While it costs $20 to recycle a computer in the US, the same product can be sold for $4 in India, due to its valuable metal components. This works as a driver for a global market for e-waste, which in effect creates a massive transfer of hazardous waste products from rich nations to nations of the global South.

Low labor costs, lax environmental regulations, and the fact that it is legal in the US, despite international law to the contrary, to allow export of hazardous waste with no controls whatsoever, ensure that most global e-waste is transported to recycling facilities in Third World countries that often are plagued with environmental degradation from producing the very same objects.

However, both production and recycling is profitable, and contributes to economic growth that oftentimes is higher valued than environmental protection. In impoverished countries, it is hard to deny people poverty alleviation in order to protect the environment.

Jim Puckett (Basel Action Network) put it well when he said that global trade in e-waste is problematic, and that it “leaves the poorer peoples of the world with an untenable choice between poverty and poison.”

To address the problem of global trade in e-waste, the Basel Ban Convention prohibits hazardous waste exports from OECD countries to non-OECD. Unfortunately, there is still a large illegal market in which authorities are omitted by mislabeling e-waste as “metal scrap”.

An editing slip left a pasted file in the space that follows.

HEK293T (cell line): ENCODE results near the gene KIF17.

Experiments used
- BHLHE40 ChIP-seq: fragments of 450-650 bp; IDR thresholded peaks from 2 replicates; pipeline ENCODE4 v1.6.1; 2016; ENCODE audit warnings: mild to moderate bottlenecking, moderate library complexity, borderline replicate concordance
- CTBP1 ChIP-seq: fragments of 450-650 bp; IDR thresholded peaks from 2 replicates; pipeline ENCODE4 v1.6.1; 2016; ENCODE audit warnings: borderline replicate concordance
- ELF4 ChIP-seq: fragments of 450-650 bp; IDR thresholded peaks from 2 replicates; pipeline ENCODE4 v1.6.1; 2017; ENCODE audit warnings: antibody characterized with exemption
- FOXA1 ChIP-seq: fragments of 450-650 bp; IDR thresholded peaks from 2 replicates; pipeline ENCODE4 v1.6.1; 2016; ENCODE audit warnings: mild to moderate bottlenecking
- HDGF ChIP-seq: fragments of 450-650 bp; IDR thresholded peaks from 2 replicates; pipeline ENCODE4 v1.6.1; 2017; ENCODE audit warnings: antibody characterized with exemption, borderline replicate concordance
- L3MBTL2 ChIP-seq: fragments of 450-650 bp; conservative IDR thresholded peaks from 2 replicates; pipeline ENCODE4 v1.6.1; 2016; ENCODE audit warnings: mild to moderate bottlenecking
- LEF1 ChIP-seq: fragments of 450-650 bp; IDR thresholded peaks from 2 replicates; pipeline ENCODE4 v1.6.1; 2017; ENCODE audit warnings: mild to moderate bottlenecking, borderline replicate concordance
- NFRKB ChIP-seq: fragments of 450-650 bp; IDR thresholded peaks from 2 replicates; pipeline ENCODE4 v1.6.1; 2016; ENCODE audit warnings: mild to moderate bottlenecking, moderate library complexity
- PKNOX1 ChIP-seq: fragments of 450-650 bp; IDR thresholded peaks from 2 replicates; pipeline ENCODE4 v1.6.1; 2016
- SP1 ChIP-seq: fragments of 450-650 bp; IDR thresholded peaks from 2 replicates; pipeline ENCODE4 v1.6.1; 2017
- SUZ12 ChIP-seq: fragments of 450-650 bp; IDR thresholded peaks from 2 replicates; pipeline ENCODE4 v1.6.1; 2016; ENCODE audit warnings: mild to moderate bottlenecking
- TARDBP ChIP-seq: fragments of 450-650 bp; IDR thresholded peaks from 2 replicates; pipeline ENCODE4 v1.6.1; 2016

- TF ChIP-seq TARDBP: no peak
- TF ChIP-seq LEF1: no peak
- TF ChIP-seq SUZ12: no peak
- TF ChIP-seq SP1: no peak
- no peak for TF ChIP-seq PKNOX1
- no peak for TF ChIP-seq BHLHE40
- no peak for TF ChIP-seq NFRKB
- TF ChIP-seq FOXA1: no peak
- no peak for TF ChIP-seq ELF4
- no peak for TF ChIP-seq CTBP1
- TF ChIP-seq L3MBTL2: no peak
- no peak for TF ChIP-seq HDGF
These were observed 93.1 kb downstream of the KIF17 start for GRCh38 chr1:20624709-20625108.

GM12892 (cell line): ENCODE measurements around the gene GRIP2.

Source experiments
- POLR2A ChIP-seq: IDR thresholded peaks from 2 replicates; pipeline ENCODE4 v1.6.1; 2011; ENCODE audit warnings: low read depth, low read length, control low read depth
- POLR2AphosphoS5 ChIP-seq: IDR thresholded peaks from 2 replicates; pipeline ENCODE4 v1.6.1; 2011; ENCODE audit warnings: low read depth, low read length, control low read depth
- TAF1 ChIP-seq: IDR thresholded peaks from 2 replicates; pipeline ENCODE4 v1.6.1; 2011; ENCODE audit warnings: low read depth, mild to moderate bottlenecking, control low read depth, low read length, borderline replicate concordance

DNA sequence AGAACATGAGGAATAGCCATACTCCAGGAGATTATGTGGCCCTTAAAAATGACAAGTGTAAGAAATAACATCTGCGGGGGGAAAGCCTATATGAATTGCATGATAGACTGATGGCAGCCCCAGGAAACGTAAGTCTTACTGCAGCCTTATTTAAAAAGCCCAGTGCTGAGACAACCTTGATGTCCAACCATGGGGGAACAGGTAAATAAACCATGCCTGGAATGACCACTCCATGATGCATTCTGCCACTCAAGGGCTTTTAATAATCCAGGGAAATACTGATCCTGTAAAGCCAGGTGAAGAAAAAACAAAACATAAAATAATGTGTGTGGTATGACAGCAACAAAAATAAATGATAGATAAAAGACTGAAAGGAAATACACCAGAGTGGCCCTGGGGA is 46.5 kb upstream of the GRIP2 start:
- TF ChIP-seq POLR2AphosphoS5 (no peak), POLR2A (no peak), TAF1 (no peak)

In the European Union, a WEEE directive based on a market mechanism called Extended Producer Responsibility, seeks to deal with the increasing e-waste stream by incentivising manufacturers to design products that are easier to recycle. The use of market mechanisms to deal with the rapid growth in the consumption of electronics requires functioning markets and perfect information in order to be effective, a tall order for a global trade that is currently plagued with illegal exports and mislabeling of waste.

Conclusions

While computers and monitors are considered a necessity in developed societies, the waste stream generated from obsolete electronics is detrimental to both local ecosystems and the global environment. Policy decisions and market mechanisms designed to deal with the growth of this sector can help dealing with the associated consequences of e-waste, but it does nothing to address the root cause of the problem, namely, the growth itself.

About the author

carl-frederik-kontnyCarl Frederik Kontny holds a bachelor degree in environmental science, policy, and management from the University of Bergen, with the final year completed as an exchange student to the University of Minnesota, U.S. While currently London-based, he is from Norway and has interned with Oslo-based environmental consultant firm, Xyntéo, analyzing how economies can decouple growth and emissions. While passionate about a range of environmentally related issues, Carl Frederik has a special interest in energy policy and ways to effectively integrate the value of natural, social, and human capital when measuring economic growth and prosperity.